Building peace in the minds of men and women

Ocean: The real lungs of the world

13 September 2019

Scientists, athletes, journalists, digital influencers and artists gathered in Rio de Janeiro for the Conexão Oceano (Ocean Connection) event to discuss the importance of marine ecosystems for survival and wellbeing on Earth, in the context of the upcoming United Nations Decade of Ocean Science for Sustainable Development, proclaimed by the United Nations for the period 2021-2030.

According to data from the Brazilian Institute of Forests, seaweed accounts for 54% of the world's oxygen production and the ocean acts as the planet's chief climate regulator. Without the services provided by the ocean, global temperature could exceed 100oC and make life on Earth impossible. In addition, the United Nations Food and Agriculture Organization (FAO) also indicates that fish and seafood are the main source of protein for one in four people in the world.

Recognizing the importance of a healthy ocean for both human and planetary wellbeing, over 350 people gathered last Tuesday (3/9) at Rio de Janeiro’s Museu do Amanhã (Museum of Tomorrow) to launch a public movement, dubbed Ocean Connection, to promote a healthier relationship with the ocean, and call for science-based solutions to its many problems from warming to plastic pollution.

Key personalities from Brazilian media, sports, and academia led the debate, includind actor Mateus Solano, journalists Sônia Bridi and Paula Saldanha, actress Maria Paula Fidalgo, Olympic sailor Isabel Swan, businessman Vilfredo Schurmann, surfer Rico de Souza, researchers Frederico Brandini, Alexander Turra and Ronaldo Christofoletti, among others.

Mainly made up of communicators and representatives of business, research and academia (including many students), the Ocean Connection participants discussed the rapidly declining health of the ocean, and shared best ways to engage society around the issue, which is extremely relevant to Brazil’s survival and economic and social development.

Professor at the Oceanographic Institute of the University of São Paulo (USP), Frederico Brandini highlighted the important role of the oceans, remembering that they are the true lungs of the world. "It's where seaweed is responsible for producing most of the oxygen consumed on the planet. If we want to continue to enjoy the ocean’s bounty, we need to improve its presence in the elementary school curriculum. In addition to education, another way to preserve the seas is by communicating more, and better,” he emphasized.

Brazilian TV star Mateus Solano reminded participants that humans do not own the planet. "We are its children. We need to take a few steps back and understand which wrong paths we have taken throughout history. One of them has been to use so much plastic. If we don't rethink all this, nature will continue to suffer. And it's important to remember that the Planet doesn't need us. We need it."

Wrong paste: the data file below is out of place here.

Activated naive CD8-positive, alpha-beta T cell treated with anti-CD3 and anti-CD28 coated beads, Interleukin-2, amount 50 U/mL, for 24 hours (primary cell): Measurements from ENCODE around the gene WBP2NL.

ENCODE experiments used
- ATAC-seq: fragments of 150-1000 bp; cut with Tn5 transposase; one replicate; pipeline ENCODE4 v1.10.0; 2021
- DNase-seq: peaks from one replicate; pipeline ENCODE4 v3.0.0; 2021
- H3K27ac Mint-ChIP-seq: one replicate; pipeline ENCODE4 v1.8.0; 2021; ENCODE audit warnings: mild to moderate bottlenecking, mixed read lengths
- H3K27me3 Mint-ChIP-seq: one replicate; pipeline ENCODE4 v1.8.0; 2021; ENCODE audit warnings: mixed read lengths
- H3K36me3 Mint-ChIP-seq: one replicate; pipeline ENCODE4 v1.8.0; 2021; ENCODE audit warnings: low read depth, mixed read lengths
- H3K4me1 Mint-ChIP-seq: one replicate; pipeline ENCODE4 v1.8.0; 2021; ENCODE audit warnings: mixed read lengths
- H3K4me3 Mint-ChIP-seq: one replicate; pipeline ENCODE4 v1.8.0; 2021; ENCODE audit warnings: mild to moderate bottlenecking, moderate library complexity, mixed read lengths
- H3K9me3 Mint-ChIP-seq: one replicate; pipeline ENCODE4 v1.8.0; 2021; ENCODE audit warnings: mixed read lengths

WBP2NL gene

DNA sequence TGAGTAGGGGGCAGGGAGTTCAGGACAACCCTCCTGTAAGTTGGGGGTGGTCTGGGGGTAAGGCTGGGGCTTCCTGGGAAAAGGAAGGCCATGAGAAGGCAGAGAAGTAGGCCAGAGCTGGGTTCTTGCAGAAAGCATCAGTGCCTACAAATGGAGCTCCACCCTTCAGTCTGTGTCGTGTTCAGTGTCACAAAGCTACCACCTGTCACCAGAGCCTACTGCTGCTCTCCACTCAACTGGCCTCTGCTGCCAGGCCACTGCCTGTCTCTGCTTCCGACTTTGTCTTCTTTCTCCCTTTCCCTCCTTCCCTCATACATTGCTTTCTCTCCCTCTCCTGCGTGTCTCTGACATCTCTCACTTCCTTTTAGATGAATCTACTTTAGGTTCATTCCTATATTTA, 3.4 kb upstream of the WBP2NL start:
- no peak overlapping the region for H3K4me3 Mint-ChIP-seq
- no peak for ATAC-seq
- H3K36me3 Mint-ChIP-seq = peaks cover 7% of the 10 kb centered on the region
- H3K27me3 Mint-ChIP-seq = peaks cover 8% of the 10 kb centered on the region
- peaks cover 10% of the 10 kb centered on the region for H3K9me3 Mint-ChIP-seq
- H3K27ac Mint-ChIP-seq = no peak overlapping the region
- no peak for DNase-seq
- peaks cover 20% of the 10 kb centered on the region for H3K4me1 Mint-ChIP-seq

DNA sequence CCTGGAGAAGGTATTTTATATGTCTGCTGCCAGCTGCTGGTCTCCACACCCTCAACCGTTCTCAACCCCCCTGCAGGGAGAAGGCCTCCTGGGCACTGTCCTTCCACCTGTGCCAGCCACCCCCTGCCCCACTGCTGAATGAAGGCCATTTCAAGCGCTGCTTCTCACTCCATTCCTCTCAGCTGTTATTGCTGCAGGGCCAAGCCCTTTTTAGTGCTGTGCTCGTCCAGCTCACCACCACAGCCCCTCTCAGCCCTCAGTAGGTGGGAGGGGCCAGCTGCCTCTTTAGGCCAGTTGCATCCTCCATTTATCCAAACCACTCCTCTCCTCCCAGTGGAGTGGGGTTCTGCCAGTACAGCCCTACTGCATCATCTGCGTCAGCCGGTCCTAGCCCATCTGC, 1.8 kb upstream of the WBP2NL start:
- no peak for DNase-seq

According to the executive director of the Boticário Group Foundation for Nature Protection, Malu Nunes, the main objective of the event – co-organized jointly with UNESCO’s Intergovernmental Oceanographic Commission (IOC), UNESCO’s Office in Brazil and the Museum of Tomorrow – was to bring people closer to the oceans. “We are committed to protecting the seas, engaging society and helping to build a stronger economy, broader welfare and conserved marine life. The idea is to detect the main challenges and collect inputs to achieve this goal,” she said.

Communication for Ocean Action

The event was the first held in Brazil aimed specifically at communicators, influencers and researchers, with the aim of structuring guidelines to engage society to act toward understanding and protecting the ocean. “Communication is a very important factor for the safeguarding and restoration of the ocean’s health. That is why the media play a major role in raising public awareness. Ocean degradation affects not only those who live on the coast, but also those inland,” said Frederico Saraiva Nogueira, Vice-Chair for Latin America and the Caribbean at UNESCO’s IOC.

The event also highlighted the link between ocean degradation and its negative impacts on our food security. "We need to reverse this situation urgently, as tragedy is imminent. The Paris Agreement and the 17 Sustainable Development Goals (SDGs) must be met worldwide and Brazil has a key role to play in these goals, through its fantastic marine diversity. This initiative to host the event plays a major role in helping to spread good information and arouse in people the commitment to defend the ocean, which is so important for our future, "said the United Nations Secretary-General’s Special Envoy for the Ocean, Peter Thomson.

For Alexander Turra, UNESCO Chair for Ocean Sustainability at the University of São Paulo, we need to relate ocean life to society’s everyday life. “Scientists need to be increasingly protagonists of information. It is useless to stay inside the labs and avoid interaction with society. We need to communicate simply and objectively about what we stand for.”

Vilfredo Schurmann, well-known Brazilian ocean explorer, pointed out that “the sea is losing its breath due to excessive pollution. And I could see it around the world. ” Specializing in environmental journalism, Sônia Bridi stated that "civilization depends heavily on the preservation of the environment and our awareness that something needs to be done". The ideas that emerged during Ocean Connection will be part of communication strategies for the conservation and sustainability of the oceans and marine life, in the framework of the Decade of Ocean Science for Sustainable Development.

 

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For more information, please contact:

Vinicius Lindoso (v.lindoso@unesco.org)